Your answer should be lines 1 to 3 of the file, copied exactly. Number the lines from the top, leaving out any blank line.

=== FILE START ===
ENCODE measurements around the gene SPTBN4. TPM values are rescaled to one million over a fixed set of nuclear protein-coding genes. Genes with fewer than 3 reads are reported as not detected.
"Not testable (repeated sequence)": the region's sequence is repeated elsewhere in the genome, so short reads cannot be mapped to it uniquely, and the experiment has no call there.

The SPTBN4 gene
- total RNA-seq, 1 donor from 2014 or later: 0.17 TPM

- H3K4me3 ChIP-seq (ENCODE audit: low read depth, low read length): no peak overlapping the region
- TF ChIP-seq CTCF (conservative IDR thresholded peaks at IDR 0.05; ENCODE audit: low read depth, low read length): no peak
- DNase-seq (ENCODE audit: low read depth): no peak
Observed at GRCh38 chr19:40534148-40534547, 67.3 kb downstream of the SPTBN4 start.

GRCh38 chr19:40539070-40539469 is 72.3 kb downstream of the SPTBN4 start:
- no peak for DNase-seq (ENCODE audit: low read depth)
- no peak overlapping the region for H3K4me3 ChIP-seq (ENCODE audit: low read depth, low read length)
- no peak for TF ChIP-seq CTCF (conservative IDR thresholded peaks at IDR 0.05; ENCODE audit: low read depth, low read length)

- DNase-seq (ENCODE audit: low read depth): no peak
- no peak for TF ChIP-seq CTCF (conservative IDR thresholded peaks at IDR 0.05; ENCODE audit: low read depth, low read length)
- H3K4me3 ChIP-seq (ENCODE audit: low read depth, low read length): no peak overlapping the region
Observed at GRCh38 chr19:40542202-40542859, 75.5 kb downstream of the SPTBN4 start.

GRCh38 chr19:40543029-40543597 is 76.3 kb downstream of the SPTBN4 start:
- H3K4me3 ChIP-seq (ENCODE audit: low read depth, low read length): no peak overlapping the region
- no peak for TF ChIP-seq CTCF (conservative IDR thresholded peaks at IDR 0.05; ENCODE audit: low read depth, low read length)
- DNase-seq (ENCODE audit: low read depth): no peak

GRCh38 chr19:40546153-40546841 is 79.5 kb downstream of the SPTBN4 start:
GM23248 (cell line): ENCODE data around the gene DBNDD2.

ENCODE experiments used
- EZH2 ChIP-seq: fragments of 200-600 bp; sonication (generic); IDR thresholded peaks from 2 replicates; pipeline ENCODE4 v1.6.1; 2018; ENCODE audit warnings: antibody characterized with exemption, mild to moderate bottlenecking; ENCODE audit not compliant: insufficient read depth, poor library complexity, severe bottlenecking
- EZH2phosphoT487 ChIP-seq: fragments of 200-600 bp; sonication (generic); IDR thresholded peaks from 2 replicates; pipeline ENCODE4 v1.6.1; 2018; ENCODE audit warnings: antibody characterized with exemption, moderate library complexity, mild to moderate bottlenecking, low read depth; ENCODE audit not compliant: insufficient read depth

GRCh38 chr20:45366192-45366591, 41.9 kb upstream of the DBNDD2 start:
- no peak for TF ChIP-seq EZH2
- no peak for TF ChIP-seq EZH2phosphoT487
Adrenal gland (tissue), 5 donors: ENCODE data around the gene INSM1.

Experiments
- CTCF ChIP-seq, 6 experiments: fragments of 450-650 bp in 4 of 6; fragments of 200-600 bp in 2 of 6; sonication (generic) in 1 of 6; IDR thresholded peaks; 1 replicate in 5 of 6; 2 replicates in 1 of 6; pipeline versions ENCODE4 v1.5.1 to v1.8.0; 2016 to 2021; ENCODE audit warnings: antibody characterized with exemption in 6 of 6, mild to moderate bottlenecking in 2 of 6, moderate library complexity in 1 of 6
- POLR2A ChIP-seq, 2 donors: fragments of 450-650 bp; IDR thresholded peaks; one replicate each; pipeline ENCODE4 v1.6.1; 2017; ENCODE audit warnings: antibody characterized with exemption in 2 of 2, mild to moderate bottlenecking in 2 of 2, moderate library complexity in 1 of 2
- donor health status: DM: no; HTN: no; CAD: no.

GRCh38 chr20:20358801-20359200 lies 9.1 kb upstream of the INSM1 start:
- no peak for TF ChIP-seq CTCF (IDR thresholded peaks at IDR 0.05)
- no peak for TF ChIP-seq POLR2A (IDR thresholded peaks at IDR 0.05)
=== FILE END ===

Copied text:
ENCODE measurements around the gene SPTBN4. TPM values are rescaled to one million over a fixed set of nuclear protein-coding genes. Genes with fewer than 3 reads are reported as not detected.
"Not testable (repeated sequence)": the region's sequence is repeated elsewhere in the genome, so short reads cannot be mapped to it uniquely, and the experiment has no call there.

The SPTBN4 gene